From that data alone, you’ll see it’s the worst start to a year since the U.S. came out of the Great Recession. The data even topped the number of bankruptcies recorded during the COVID-19 pandemic. 

It’s clear that lots of companies are struggling to survive in this era of tight credit standards. Unfortunately, some sectors are feeling the pressure more than others. 

For instance: The number of bankruptcy filings for consumer discretionary companies far outpaced every other sector. In February 2023 alone, 11 companies under this sector went bankrupt. 

That’s more than double the amount of bankruptcies in any other sector! Meanwhile, 3 other sectors – health care, industrials, and financials – came in second with 5 bankruptcies. 

Some affected companies include pet food supplier Independent Pet Partners, home decor company NBGHome, and retailer Tuesday Morning.

What do these businesses have in common? 

They failed to adapt to the changing economic landscape brought about by the pandemic. They took on debt while it was cheap, regardless of their ability to pay it back.

These “zombie companies” did it to get by in the short term. However, they never did the hard work to adjust their businesses to the ways the pandemic has permanently changed society.

For example: The “at-home revolution” meant people are never going back to the mall the way they used to. That’s because during the pandemic, many of them discovered they liked buying stuff online and having it appear on their doorsteps a few days later.

Even a behemoth like Walmart had to adjust to this new reality by making major investments in e-commerce and enhancing its ability to sell via its website. 

Sadly, “zombies” like the other companies mentioned above didn’t adapt, and they’re about to pay the price.

Sure, cheap debt enabled them to delay the inevitable. They were able to keep their heads above water, thanks to the remnants of a strong business cycle. Now, the debt they took on is starting to weigh on them. 

What’s worse? 

If they can’t refinance, bankruptcy may be the only way out for them.

So, what’s the key takeaway from this topic?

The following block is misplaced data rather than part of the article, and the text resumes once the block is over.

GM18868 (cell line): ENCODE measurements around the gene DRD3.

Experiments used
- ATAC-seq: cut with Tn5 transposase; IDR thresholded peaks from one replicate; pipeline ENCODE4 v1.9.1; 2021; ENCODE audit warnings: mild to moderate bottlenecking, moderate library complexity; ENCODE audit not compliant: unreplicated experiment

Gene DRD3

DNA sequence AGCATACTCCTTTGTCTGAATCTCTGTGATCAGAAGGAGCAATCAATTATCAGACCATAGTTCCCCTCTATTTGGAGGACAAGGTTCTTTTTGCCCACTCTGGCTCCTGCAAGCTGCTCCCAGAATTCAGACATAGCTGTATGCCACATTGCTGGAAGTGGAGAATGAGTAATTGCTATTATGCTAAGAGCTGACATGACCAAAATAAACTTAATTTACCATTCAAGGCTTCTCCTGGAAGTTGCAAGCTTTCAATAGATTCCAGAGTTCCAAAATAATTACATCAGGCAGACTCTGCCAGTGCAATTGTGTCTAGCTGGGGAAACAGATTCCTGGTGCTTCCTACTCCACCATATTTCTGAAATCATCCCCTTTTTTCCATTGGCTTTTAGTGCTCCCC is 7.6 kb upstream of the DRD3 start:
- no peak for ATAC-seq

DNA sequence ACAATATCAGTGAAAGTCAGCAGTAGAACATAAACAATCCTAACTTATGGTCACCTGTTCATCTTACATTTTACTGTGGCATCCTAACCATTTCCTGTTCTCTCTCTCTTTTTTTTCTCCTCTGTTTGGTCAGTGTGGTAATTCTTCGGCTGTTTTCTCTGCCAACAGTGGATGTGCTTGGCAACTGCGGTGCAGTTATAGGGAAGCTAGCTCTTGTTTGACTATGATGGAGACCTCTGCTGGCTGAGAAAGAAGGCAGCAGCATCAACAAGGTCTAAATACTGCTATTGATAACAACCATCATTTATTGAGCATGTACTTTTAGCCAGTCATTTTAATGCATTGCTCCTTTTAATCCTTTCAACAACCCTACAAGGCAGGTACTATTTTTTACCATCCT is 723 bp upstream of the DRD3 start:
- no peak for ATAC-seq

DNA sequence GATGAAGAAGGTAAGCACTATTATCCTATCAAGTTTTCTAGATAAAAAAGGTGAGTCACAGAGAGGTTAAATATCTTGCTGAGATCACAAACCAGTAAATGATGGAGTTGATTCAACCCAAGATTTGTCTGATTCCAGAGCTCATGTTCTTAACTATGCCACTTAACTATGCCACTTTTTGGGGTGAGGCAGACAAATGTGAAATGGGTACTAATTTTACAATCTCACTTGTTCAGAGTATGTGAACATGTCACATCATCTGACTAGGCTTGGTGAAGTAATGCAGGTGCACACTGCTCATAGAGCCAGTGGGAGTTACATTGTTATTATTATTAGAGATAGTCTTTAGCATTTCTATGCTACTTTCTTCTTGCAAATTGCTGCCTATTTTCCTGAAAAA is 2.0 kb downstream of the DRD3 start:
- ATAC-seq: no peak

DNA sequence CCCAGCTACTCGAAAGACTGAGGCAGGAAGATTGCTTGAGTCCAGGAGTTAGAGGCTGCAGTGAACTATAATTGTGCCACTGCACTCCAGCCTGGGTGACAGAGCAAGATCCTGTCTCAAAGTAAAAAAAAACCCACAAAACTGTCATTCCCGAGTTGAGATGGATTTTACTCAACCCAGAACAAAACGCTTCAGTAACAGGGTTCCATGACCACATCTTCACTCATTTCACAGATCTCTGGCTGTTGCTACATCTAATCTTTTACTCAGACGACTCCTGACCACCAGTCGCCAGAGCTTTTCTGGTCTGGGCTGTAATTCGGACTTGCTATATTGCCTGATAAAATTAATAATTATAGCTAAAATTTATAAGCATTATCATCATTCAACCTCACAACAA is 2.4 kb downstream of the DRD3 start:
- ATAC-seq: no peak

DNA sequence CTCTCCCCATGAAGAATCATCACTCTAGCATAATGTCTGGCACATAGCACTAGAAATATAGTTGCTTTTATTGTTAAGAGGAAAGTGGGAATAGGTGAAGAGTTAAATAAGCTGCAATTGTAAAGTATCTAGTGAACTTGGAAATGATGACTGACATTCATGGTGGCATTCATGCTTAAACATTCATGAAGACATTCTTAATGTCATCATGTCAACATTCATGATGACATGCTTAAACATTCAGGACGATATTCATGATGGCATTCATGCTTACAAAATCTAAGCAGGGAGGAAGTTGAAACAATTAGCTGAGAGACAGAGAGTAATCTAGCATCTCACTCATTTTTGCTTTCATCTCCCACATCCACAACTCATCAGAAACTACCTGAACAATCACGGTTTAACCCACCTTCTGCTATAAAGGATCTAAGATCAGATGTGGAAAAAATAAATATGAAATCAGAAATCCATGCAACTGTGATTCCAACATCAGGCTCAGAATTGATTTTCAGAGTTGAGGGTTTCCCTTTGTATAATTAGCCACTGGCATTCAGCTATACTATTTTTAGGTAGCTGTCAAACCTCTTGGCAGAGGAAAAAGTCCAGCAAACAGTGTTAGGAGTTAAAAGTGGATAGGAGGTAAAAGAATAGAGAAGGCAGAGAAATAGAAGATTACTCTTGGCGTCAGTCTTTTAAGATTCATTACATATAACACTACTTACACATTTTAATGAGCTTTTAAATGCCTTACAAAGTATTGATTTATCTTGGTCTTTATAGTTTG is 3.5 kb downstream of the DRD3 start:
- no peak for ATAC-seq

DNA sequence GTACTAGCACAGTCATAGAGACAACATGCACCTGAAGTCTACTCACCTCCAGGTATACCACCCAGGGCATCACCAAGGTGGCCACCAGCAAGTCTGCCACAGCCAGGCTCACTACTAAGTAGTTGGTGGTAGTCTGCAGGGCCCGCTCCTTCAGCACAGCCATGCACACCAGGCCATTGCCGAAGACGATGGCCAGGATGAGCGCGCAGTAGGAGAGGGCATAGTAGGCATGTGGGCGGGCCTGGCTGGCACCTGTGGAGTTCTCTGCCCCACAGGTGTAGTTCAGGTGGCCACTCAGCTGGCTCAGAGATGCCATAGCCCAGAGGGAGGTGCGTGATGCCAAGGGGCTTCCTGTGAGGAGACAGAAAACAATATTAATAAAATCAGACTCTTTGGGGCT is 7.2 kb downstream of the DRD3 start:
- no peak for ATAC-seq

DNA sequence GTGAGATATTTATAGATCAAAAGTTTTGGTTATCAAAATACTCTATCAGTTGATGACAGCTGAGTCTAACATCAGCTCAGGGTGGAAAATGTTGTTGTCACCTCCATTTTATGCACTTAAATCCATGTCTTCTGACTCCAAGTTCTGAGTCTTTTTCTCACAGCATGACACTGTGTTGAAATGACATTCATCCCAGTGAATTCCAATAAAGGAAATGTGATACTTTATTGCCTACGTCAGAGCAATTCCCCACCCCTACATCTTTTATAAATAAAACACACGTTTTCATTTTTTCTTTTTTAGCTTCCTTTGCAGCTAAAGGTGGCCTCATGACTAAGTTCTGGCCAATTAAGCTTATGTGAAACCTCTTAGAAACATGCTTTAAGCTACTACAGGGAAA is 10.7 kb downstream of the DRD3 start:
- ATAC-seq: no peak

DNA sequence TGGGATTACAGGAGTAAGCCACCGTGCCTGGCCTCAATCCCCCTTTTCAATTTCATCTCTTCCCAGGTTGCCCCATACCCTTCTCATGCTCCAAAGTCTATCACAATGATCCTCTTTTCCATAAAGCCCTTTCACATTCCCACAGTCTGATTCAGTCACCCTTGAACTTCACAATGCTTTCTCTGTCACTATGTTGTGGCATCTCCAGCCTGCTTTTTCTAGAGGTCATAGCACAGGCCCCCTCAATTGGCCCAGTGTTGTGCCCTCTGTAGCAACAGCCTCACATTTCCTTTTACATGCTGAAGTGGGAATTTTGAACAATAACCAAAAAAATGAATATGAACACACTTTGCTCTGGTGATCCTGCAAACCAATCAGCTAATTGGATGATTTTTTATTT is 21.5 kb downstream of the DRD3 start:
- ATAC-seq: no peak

As an investor, pay attention to those companies that have debts coming due AND don’t have enough cash to handle such debts

Do your own research. 

Companies that start divesting assets at fire-sale valuations might just be delaying what’s ahead and might not be able to refinance. That means such companies could soon be added to the list of corporate bankruptcies. 

Once you see signs of these kinds of companies, steer clear from them. You wouldn’t want to see yourself stressing over such businesses when the market’s swelling bankruptcy wave crashes. 

Take note of these tips to protect your investment portfolio! 

Happy midweek, everyone! 

(This article is from The Business Builder Daily, a newsletter by The I Institute in collaboration with MBO Partners.) 

About The Dynamic Marketing Communiqué’s
“Wednesdays: The Independent Investor”

To best understand a firm, it makes sense to know its underlying earning power. 

In two of the greatest books ever written on investing, the “Intelligent Investor” by Benjamin Graham and “Security Analysis” by David Dodd and Benjamin Graham (yes, Graham authored both of these books), the term “earning power” is mentioned hundreds of times. 


Despite that, it’s surprising how earning power is mentioned seldomly in literature on business strategy. If the goal of a business is wealth creation, then the performance metrics must include the earning power concept. 

Every Wednesday, we’ll publish investing tips and insights in accordance with the practices of some of the world’s greatest investors. 

We make certain that these articles help you identify and separate the best companies from the worst, and develop your investing prowess in the long run. 

Our goal? 

To help you get on that path towards the greatest value creation in investing. 

Hope you’ve found this week’s insights interesting and helpful.

Stay tuned for next Wednesday’s “The Independent Investor!”


Kyle Yu

Head of Marketing
Valens Dynamic Marketing Capabilities